I have a Butter cake recipe that I used for all my wedding cakes but have found that I always have a lot of tunneling even though I only mix to incorporate after the 10 minute creaming process. Is this cake your standard yellow cake? Mine is the butter cake but I am wondering if this might have a better crumb to it.
Jan 13, 2013 · 8:52 PM
Is this cake your go to yellow cake? I used a buttercake recipe for my wedding cakes but found the crumb is not as fine as I like. I realize this is probably due to overmixing but the taste is really good and no one ever noticed. I didn’t see a yellow type basic cake on your blog so thought I would ask.
Jan 14, 2013 · 12:12 AM
Hi Joan! It’s not super “yellow” but this is a go-to butter cake recipe for me. Tunneling can occur for a variety of reasons beyond over mixing, so that may not necessarily be to blame. A batter that’s too stiff (ie, not enough liquids) or too cold can also result in tunneling, in my experience. That might help you diagnose what’s going on in your recipe, if nothing else. Cheers!
Mar 25, 2013 · 9:49 AM
I made this cake with the caramel variation of the swiss buttercream for my mom’s birthday. It turned out great. I was just wondering if you think a variation of this cake could be used for a coconut cake. Would it be possible to switch out the bourbon or some of the buttermilk with coconut milk?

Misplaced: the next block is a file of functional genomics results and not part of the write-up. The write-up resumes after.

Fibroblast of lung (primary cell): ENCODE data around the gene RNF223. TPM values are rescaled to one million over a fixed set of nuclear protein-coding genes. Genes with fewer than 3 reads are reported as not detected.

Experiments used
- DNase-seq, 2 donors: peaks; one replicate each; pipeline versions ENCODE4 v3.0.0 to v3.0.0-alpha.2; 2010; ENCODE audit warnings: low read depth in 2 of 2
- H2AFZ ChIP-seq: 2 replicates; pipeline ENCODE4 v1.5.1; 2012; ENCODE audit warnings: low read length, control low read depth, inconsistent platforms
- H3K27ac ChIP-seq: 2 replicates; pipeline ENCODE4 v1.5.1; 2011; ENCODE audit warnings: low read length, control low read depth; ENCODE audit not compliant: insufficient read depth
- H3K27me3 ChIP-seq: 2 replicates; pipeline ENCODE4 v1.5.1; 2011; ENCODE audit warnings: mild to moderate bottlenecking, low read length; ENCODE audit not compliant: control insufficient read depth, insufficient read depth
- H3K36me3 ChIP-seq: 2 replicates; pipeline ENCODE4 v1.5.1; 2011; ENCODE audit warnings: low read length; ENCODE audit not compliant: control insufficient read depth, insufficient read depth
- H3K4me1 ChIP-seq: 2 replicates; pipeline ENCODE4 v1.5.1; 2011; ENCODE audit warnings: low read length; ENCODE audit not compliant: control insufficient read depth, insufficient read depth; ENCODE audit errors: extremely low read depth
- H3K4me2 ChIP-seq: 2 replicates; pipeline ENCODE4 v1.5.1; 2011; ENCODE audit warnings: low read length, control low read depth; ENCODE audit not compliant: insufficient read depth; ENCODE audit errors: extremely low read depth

Mar 25, 2013 · 10:16 PM
Hi Jessica! Generally, I’m all about variations, but this cake has a very fussy balance of ingredients, and I’ve noticed that messing around with the bourbon and buttermilk can really hurt the final texture of the cake. I’ve played around with coconut milk myself, and while it works well in most other recipes, it doesn’t turn out well with this one.
Jan 28, 2016 · 12:19 AM
Hi Stella! I made this recipe years ago and recall wondering at that time if the 13 ounces buttermilk was by weight or 13 fluid ounces. I can’t remember what I chose to do but it worked out well! Is your measurement fluid ounces or by weight? Sorry for the silly question, it must be because I’m Canadian and we rarely work in ounces
Jul 27, 2016 · 3:33 PM
Okay, I know this is likely just calling out into the aether, seeing as this post is quite a few years old…but I have to try. Would you say that creaming for 10 minutes is normal for cakes?
Because if so, you’re blowing my mind left right and center. I love the chemistry side of baking, and like to know the hows and whys (only recently have found your work on Serious Eats and it’s AMAZING), and can’t find anywhere a remotely precise prescription for creaming time (King Arthur Flour has come closest, suggesting you do it for around 4 and 1/2 minutes). Now I’ve looked at two of your recipes and one (for your sugar cookies) say 5 minutes, while this one says 10. So is there no standard creaming time? And in a tangential point, in this current climate of admonitions to “not over-mix at any point” are we severely under-creaming things? Because I’m beginning to think I have been…
Thank you very much!
· Lindsay · http://www.thefoxandthebee.com